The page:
Jason Cole has two sources indicating that Ben Roethlisberger separated his shoulder tonight, with one source telling him that the injury is “unusual.” Roethlisberger has gone to the hospital for an MRI.
It’s difficult to speculate with much accuracy so soon after this kind of injury, but there are a few interesting factors in play here.
First, it was clear from the Twitter responses I received on the injury that the term “separation” remains confusing. Many read that to mean that Roethlisberger’s shoulder may have been subluxed or dislocated. If Cole’s sources are using the term correctly, that’s not the case. A separation is generally considered to be another term for an AC joint sprain, an injury in which the shoulder does not come out of the socket.
However, a fall onto the elbow is not the most common mechanism of injury for an AC joint sprain. More often, those injuries occur when a player falls on the top of his shoulder. The less common mechanism could explain the reports that Roethlisberger’s injury is unusual or atypical.
Unfortunately, his injury could also be termed unusual if it includes a fracture that is uncommon to an AC sprain – something that could’ve been seen on the x-rays done at the stadium. There may also be reason to worry about an aggravation of the rotator cuff injury that Roethlisberger minimized this summer. That would not have been noted on x-ray, but could have been suggested on exam. An AC sprain complicated by either issue could have prompted the immediate MRI.
Without a more specific diagnosis, it’s difficult to know how long Roethlisberger may be out. But, even though we’ve seen Roethlisberger play through thumb and rotator cuff injuries to his throwing side, overcoming an AC sprain of any grade in less than a week will be a lot to ask. If there are additional injuries involved, a prolonged absence is likely.
I’ll have more thoughts Tuesday morning if more details of the injury are reported.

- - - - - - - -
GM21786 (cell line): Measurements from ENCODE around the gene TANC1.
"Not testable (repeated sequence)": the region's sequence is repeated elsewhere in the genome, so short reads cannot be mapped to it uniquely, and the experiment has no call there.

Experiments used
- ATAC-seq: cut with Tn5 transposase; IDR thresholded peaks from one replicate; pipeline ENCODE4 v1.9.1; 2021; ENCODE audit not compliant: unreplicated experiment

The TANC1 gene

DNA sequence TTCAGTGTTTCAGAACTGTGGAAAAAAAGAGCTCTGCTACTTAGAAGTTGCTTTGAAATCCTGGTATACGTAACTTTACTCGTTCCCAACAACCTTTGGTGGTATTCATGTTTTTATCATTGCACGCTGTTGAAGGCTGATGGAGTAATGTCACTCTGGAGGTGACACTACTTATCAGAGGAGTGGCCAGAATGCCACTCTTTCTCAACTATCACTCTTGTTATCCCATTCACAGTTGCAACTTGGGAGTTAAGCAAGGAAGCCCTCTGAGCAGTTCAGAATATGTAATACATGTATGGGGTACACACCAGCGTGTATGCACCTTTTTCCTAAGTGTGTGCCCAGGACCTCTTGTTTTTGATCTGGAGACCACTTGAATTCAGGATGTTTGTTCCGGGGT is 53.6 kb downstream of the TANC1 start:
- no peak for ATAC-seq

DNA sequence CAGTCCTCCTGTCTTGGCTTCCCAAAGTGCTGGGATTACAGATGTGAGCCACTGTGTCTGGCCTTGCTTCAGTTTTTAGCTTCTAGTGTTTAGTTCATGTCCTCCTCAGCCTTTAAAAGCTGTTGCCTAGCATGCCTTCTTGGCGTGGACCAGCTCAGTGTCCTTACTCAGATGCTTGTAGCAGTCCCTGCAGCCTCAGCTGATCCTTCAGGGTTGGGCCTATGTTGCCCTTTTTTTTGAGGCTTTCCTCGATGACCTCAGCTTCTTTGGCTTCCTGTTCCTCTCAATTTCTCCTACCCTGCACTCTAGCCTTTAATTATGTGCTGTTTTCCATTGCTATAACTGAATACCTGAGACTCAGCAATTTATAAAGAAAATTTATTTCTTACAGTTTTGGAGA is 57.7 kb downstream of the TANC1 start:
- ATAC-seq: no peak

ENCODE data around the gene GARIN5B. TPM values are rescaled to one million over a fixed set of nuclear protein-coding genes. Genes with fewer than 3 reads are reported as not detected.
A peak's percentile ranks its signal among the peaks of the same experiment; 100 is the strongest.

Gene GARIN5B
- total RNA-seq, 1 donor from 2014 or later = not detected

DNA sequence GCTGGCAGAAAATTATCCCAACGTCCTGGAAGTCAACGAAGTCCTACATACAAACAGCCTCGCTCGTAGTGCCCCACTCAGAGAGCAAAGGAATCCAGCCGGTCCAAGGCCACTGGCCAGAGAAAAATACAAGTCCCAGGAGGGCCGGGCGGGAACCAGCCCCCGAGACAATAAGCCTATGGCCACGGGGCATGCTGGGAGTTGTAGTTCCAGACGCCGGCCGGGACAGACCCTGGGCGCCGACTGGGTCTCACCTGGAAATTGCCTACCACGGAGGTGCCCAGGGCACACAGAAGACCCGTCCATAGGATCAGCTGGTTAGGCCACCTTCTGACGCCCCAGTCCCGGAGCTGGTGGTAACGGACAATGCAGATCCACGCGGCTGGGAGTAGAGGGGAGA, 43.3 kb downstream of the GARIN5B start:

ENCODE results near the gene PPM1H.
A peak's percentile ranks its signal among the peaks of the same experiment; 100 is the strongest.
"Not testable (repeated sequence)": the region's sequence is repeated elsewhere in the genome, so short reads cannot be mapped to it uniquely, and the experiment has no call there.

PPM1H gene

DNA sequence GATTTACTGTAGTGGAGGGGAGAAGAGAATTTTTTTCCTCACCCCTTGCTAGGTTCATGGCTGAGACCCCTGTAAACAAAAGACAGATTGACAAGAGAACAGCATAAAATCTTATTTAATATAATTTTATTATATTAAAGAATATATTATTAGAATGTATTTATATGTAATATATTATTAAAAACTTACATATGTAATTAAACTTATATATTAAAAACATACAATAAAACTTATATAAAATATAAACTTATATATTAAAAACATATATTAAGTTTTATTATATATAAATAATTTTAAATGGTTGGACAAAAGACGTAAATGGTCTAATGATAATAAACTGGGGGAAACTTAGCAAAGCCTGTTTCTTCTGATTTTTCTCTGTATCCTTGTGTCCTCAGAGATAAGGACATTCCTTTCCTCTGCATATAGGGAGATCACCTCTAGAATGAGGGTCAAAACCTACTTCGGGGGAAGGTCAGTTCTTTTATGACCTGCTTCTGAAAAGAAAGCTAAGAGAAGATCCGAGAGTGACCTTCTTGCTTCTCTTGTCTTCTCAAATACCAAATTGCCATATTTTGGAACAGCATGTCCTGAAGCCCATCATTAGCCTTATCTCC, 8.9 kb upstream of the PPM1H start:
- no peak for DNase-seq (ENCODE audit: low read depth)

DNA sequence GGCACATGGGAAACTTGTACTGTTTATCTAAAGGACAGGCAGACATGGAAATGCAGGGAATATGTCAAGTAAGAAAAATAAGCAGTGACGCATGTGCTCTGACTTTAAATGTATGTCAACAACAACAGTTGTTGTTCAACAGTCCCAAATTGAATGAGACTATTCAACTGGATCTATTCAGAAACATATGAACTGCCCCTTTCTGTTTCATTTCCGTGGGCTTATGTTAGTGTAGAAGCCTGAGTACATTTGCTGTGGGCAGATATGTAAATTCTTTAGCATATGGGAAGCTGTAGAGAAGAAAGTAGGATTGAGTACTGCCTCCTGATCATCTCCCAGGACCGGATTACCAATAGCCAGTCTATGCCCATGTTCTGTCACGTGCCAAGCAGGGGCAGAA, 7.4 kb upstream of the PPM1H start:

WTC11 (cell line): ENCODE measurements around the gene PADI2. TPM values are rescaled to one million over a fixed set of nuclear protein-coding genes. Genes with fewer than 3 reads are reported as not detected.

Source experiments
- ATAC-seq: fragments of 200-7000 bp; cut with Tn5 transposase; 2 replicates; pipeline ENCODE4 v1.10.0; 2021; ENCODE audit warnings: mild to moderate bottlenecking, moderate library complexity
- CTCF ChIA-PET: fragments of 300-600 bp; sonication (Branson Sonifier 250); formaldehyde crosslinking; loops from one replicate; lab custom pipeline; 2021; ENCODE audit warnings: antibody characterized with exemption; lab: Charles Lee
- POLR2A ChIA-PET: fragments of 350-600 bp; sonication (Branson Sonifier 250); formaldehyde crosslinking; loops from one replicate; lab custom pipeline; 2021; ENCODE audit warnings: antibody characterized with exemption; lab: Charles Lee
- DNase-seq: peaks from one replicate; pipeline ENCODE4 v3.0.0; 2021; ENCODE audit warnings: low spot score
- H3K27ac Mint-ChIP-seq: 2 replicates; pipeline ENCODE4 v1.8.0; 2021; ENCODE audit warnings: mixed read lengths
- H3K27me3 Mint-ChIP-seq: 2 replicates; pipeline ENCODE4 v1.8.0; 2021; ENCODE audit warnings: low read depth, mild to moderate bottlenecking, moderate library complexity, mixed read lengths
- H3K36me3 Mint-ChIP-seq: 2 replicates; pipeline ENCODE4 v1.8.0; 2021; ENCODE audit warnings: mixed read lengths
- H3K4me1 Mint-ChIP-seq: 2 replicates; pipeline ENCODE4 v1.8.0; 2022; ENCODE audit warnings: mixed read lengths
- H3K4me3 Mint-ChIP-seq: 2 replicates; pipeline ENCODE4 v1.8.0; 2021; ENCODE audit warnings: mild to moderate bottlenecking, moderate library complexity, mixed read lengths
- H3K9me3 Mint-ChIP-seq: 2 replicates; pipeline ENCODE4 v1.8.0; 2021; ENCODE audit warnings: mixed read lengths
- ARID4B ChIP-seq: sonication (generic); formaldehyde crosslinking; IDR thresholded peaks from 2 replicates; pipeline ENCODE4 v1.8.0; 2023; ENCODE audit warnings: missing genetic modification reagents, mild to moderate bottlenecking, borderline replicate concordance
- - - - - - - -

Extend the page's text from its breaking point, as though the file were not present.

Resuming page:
12:45 AM ET
Adam Schefter and others are reporting that Roethlisberger has a sprained shoulder and may not have a separation. That may mean multiple things. As noted above, an AC joint sprain is a separated shoulder. But the ligaments that hold the shoulder in its socket can also be sprained. Given the mechanism of injury, one can also read Schefter’s report as evidence that Roethlisberger subluxed his shoulder and that the AC joint is not involved.
The MRI will be read in the morning. Until the results are reported, all of the above remains speculation based on uncertain and incomplete information.
2:00 PM ET
This afternoon, Mike Tomlin told reporters that Roethlisberger has a sternoclavicular sprain.
That explains much of the initial confusion around the “unusual” shoulder separation. An injury to that end of the collarbone is more of a chest injury than a shoulder injury. It’s also the reason for the immediate MRI last night given the number of critical blood vessels and other structures lying below the SC joint. While it’s been a relatively uncommon injury in past seasons, this is the third SC joint sprain / injury in the 2012 season. Danny Amendola’s injury was a SC joint dislocation and Kevin Kolb has missed multiple weeks with injuries that include an SC joint sprain.
The severity of Roethlisberger’s sprain hasn’t been reported. Tomlin wouldn’t rule him out this week and there are some reports that Roethlisberger may only miss one game. I think that’s — as usual — very optimistic. It’s difficult to stabilize that joint, particularly in a quarterback, who will stress the joint with every overhead throwing motion. If reports that Roethlisberger also has rib injuries are accurate, his rehab will be further complicated. If Roethlisberger’s rotator cuff remains a concern, the team may choose to bring him back more slowly to prevent possible changes to his throwing motion that could put strain on the shoulder joint.
I think a 2-4 week absence (or longer) is more likely than a 1-2 week absence given today’s reports. However, we’ve seen Roethlisberger return earlier than expected (or not miss time at all) after a jaw fracture, fractured throwing thumb, syndesmotic (high ankle) sprain and rotator cuff issues in recent seasons. We’ll know soon whether we can add this SC joint sprain to the list of Roethlisberger’s speedy recoveries.
Categories: Injury Updates
Tags: ben roethlisberger